One of the most difficult aspects of traveling is organising your travel money. It can be so difficult dealing with multiple currencies, operating in cash and working how long your money will last. The longer you travel, the harder the challenge and the more important it is that you are on top of your money. Once you’ve got a good chunk of savings (if you’re interested you can discover more about ISAs saving accounts to maximise your savings) you will need to figure out the fun part: how you’re going to spend your money overseas.
There are lots of different ways to deal with money on the road, from using your credit card, withdrawing cash, using traveler’s checks or a specialise travel card. Many travellers wind up using credit cards to book things while overseas. Others prefer to use their own money directly, accessing their savings. Whichever way you choose, it’s important you figure out how to manage travel funds quickly, so you can stretch your money, and travels, further.
Using Your Standard Bank Card
This is the simplest way to travel as it takes no forward planning, simply check that you can use your standard bank card overseas and use it to withdraw cash. You can withdraw cash roughly once a week to ensure you’re not carrying too much cash at once. This is an easy way to go about things because you don’t have to worry about organising anything in advance. However, one downside is that you can rack up a lot of fees, both from your bank and from the local ATM you are using to withdraw things from.
Using a Credit Card
Many credit cards will offer you attractive deals or specials to entice you to use them. Some credit cards will offer the option to collect Air Points or Air Rewards as you spend – both options saving you money in the long run. Traveling with a credit card can be really helpful as it will allow you to pre-book accommodation and activities online. Most travellers take a least one credit card with them, as it can be a great safety measure if something unexpected or really expensive comes up.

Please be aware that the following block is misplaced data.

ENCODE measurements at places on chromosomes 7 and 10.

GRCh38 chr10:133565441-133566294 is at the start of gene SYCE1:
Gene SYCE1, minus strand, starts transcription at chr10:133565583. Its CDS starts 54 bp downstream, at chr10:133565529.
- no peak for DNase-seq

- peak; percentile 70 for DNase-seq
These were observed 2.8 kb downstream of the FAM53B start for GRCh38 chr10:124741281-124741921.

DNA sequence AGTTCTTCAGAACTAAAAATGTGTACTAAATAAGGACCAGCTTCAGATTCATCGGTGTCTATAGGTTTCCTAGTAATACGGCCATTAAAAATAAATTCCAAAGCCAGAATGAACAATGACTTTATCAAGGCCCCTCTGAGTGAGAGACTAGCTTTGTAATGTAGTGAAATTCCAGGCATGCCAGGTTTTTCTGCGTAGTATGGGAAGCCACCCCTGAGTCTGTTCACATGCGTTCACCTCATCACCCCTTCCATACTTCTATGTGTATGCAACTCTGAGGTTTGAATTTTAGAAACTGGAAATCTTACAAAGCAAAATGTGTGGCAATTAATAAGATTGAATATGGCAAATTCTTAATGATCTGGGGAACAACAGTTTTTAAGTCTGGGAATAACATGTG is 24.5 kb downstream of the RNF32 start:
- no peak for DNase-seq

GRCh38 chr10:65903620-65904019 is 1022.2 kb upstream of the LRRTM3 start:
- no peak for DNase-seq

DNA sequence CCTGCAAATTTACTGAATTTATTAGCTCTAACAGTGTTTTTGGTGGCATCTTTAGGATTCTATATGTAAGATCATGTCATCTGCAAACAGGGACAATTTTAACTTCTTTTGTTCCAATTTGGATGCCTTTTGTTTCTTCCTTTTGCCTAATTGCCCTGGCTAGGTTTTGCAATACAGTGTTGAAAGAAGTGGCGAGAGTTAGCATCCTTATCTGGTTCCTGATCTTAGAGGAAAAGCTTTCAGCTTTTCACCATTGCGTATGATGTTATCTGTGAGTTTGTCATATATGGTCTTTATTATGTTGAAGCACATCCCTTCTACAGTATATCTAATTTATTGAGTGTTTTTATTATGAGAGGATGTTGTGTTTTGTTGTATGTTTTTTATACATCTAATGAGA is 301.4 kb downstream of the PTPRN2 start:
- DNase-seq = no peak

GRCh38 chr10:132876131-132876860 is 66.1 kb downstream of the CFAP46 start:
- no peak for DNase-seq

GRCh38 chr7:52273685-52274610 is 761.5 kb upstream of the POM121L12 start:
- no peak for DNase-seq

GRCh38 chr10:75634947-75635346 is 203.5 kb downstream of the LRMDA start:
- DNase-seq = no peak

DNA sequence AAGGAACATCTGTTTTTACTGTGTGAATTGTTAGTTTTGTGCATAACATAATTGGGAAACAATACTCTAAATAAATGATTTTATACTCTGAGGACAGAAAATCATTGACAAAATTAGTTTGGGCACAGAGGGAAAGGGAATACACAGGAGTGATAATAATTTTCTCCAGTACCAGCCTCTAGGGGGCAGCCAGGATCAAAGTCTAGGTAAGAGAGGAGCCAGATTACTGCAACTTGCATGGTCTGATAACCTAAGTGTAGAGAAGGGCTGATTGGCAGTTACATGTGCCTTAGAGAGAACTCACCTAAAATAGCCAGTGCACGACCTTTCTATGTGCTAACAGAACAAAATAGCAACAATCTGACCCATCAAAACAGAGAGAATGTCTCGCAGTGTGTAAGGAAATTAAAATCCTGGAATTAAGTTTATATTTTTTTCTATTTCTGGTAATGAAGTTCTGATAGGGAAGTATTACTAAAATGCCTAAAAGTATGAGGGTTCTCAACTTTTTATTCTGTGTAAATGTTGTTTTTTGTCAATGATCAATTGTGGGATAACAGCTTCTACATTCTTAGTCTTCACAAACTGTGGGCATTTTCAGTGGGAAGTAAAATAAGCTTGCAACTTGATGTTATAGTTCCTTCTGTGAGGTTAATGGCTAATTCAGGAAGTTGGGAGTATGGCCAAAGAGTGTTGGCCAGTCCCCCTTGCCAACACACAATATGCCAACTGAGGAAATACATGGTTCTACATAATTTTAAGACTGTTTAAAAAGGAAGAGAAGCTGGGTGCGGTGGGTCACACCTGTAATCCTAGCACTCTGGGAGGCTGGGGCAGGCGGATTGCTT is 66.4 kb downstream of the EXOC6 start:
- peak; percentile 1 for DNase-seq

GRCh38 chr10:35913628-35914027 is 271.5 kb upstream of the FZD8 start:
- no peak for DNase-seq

It’s a good idea to keep the majority of your cash in a savings account or a cheque account that cannot be accessed by any of your cards. That way if your cards are lost or stolen you don’t have to worry about all of your money being accessed. There are lots of options for savings accounts across the board, so you don’t have to worry about a lack of options.
Using Traveller’s Checks
The convenience of modern banking has almost made Traveller’s Checks out-dated – they are certainly not as popular as they were in the past. You pre load money into Traveller’s Checks, which can be redeemed in banks and post offices around the world. This saves you carrying cash, and if you lose Traveller’s Checks but have their details recorded you can get replacement Checks, so you’re not losing your money.
Using a Special Travel Cards
Many banks and finance institutions offer Travel Cards, which are the modern version of Traveller’s Checks. You pre-purchase a certain amount of any currency and load it onto the card. You can load it up with more while you’re on the road. Many Travel Cards offer cheaper rates when you are withdrawing at ATMs and usually do not carry such hefty currency conversion fees because you have already converted your money into the local currency. This takes a bit more forward planning than just using your personal ATM card, but allows you to save a little extra money in fees when you’re overseas.
There’s no right or wrong way to deal with money overseas, but it is important that you are mindful of fees and what your transactions cost overseas. It is very easy to spend way too much money on paying for the luxury of using your card in foreign countries. Whether you want to find a credit card that has attractive rates overseas, or you want to invest in a specialised Travel Card, make sure you give yourself a few weeks to get your banking method sorted.
How do you deal with your money overseas?